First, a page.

Sarasota native China “The Dragon” Smith sought revenge against Mexico City’s Saul Montana in their rematch Saturday night.
What he got was another dose of what Montana gave him in April.
Montana (36-11, 32KOs) scored a third-round technical knockout Saturday against Smith (23-2, 22 KOs) at the USF Sun Dome in what was tabbed “the revenge” match.
Montana, who goes by the nickname “The Cobra,” retained his National Boxing Association heavyweight title and handed Smith his second consecutive loss in a match broadcast nationally on Showtime.
Montana scored a seventh-round TKO in their first fight in April at the Sun Dome.
Smith, who said Montana didn’t defeat him at his best in their first fight, had no excuses after this loss.
“I lost the fight,” Smith said. “I have no excuses. I went out there and gave it all I had. I just lost.”
Smith opened up the fight on a good note. He had the hometown crowd behind him and seemed very eager to get off to a good start.
When Round 1 began, Smith charged to the center of the ring and immediately started trying to work the jab on Montana. He landed a few power punches and danced around the ring, keeping in constant movement.
However, that was the best round Smith offered in a short fight dominated by Montana.
Late in the second round, Montana stunned Smith with an overhand right that put Smith into the ropes. Montana held him against the ropes until the end of the round with a series of punches. When the bell rang, Smith, still shaken by the overhand right, stumbled into Montana on his way back to his corner.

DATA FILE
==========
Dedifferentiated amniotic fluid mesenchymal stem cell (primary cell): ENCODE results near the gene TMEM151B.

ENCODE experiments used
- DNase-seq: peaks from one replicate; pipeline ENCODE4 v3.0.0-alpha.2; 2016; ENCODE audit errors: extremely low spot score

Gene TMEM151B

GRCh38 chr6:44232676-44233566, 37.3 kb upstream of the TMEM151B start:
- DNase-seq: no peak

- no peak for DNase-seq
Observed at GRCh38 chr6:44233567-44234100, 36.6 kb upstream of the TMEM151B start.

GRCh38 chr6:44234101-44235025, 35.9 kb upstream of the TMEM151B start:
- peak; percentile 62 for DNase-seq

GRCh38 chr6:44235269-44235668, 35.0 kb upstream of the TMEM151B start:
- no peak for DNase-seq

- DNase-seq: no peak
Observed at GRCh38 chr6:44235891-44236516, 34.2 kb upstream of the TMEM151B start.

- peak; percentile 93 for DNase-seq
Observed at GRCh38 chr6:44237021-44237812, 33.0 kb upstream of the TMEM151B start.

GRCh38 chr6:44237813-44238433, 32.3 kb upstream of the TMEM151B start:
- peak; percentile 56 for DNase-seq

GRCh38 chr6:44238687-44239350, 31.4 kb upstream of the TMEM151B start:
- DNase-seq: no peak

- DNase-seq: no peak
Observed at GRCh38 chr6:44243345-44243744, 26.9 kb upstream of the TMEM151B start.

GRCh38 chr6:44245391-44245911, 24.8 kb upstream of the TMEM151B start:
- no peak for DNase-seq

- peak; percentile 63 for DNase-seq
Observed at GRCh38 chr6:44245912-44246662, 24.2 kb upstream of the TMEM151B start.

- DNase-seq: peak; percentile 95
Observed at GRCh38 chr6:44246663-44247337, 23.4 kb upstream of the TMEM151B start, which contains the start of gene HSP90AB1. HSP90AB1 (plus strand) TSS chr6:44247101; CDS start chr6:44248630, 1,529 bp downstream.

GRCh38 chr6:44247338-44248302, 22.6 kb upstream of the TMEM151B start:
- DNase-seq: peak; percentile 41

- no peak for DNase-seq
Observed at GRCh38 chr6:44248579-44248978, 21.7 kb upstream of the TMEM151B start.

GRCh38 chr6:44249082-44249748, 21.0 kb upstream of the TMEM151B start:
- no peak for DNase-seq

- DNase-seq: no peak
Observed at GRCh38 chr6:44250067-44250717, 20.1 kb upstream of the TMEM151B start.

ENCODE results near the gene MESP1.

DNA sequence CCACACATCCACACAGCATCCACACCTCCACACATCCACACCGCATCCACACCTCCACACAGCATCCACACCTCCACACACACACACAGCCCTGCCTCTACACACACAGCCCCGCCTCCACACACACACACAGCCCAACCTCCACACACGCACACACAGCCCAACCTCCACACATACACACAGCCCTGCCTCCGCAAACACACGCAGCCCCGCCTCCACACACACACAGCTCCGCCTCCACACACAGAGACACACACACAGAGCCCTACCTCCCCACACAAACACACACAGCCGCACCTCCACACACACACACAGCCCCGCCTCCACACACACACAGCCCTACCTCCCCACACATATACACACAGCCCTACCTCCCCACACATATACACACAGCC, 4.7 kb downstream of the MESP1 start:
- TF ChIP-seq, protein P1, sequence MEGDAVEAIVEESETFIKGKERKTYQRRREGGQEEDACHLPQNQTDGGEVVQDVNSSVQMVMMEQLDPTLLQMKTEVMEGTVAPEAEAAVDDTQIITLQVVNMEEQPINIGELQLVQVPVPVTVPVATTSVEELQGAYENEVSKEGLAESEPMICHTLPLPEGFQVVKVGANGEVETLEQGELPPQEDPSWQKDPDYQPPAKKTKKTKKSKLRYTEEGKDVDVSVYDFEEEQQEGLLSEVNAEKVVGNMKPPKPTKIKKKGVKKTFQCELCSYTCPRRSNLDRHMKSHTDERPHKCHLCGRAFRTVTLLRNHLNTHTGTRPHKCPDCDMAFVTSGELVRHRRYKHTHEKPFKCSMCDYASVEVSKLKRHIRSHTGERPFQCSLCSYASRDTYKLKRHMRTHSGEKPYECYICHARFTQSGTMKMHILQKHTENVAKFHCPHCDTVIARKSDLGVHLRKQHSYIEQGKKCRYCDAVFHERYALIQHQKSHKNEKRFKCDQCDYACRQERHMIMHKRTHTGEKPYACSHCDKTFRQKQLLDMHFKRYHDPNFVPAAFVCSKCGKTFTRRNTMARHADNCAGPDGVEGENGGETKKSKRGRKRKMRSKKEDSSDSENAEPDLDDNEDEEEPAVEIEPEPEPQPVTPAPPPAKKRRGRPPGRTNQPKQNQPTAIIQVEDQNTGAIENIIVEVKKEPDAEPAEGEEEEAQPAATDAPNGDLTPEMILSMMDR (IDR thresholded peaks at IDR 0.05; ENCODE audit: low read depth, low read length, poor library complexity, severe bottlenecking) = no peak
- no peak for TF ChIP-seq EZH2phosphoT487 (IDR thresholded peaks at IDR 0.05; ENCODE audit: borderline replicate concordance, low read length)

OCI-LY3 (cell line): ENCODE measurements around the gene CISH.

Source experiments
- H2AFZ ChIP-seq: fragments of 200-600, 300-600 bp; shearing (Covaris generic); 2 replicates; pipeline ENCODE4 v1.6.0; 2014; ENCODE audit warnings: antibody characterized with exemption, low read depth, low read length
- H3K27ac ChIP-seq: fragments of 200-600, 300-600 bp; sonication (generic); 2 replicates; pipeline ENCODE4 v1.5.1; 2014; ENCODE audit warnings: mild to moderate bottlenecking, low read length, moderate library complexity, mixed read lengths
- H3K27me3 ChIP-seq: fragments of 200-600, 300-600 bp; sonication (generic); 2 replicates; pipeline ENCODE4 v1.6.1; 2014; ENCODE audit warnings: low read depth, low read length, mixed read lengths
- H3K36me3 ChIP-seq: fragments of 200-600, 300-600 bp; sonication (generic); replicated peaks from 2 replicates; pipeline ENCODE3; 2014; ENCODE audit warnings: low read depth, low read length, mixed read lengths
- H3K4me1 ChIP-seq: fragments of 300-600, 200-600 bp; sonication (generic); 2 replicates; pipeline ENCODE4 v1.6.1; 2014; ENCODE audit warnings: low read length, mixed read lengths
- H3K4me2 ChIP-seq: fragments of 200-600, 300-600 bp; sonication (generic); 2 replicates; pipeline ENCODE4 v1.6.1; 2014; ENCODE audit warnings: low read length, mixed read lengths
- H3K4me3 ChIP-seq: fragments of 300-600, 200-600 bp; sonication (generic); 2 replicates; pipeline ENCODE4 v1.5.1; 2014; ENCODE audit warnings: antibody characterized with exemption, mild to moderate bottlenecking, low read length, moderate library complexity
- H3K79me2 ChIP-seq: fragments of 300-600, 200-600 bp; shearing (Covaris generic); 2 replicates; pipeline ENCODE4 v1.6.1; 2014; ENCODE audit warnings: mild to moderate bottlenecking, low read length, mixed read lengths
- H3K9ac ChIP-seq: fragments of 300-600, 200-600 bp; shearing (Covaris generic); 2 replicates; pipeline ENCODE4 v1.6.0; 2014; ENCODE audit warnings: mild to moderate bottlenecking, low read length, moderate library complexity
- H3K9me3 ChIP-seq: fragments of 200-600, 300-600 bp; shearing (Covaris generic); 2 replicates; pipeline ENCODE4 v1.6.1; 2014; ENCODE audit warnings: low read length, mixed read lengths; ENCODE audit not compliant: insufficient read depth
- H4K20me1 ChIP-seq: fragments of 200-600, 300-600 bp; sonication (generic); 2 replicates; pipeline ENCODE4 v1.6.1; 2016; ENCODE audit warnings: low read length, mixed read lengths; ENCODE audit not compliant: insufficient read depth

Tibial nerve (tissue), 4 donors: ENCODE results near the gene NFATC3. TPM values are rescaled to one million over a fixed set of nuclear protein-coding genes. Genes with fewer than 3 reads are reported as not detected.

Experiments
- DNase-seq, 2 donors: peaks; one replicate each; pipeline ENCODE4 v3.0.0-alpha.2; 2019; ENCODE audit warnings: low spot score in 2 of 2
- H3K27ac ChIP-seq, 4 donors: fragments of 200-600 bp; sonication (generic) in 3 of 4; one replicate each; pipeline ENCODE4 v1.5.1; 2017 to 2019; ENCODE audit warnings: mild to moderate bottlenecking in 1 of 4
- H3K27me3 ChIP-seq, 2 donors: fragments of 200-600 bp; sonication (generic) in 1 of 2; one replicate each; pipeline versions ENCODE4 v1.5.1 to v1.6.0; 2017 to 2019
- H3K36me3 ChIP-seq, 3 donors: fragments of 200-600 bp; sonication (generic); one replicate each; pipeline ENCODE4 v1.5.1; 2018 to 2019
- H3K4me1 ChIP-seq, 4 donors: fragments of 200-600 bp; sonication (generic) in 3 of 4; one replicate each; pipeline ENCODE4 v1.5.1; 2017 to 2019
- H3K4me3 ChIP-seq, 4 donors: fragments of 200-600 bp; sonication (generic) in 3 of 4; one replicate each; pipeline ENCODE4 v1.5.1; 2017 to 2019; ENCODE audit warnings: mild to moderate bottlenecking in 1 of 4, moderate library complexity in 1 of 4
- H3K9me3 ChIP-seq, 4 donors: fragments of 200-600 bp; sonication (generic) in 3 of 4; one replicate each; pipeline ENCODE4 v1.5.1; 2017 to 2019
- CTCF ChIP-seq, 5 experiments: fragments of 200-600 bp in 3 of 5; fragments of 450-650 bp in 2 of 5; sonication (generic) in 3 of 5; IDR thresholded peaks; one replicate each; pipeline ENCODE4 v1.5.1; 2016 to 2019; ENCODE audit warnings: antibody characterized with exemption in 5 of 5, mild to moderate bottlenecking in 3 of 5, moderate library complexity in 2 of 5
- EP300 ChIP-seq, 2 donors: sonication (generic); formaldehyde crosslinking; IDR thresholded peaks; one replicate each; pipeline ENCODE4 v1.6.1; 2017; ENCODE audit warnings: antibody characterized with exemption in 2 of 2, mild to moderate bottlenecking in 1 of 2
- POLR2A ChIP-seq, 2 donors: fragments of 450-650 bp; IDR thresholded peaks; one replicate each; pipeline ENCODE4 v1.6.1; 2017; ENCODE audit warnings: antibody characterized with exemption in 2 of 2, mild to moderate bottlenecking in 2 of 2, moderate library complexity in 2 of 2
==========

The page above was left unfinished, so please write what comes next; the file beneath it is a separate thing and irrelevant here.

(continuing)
Smith came out fighting in the third round, trying to get on the offensive against Montana, but it proved to be a costly mistake.
Montana once again stunned Smith with an overhand right, sending him into the corner. After a series of punches, Montana finally sent Smith to the ground with a right uppercut.
Smith got back to his feet, but moments later, he was dropped again, this time by another straight right hand. Smith refused to give up and once again got to his feet.
Knowing his time was running out, Smith charged to the center of the ring, where the two heavyweights began exchanging power punches. Smith then ended up back in the corner, where Montana put him down for the third and final time with a straight left.
Although Smith once again got to his feet, his shaky legs and dazed expression prompted referee Max Parker Jr. to stop the fight at 2:45 in the third.
Montana said he knew he would defeat Smith early in the fight, claiming he predicted a third-round knockout to his corner before the fight.
“I told them before the fight I would knock him out in three, I just didn’t tell (the media),” Montana said.
After the fight, manager/trainer Henry Grooms said he and Smith would take a lengthy evaluation period to see if Smith should still continue as a heavyweight prizefighter.
Smith, who considers Grooms somewhat of a father figure, said if Grooms tells him it is time to walk away, he would listen.
“If he feels I need to walk away, then I’m walking away,” Smith said.
However, Smith said he’s got what it takes to be a legitimate heavyweight fighter and said he wants to continue fighting.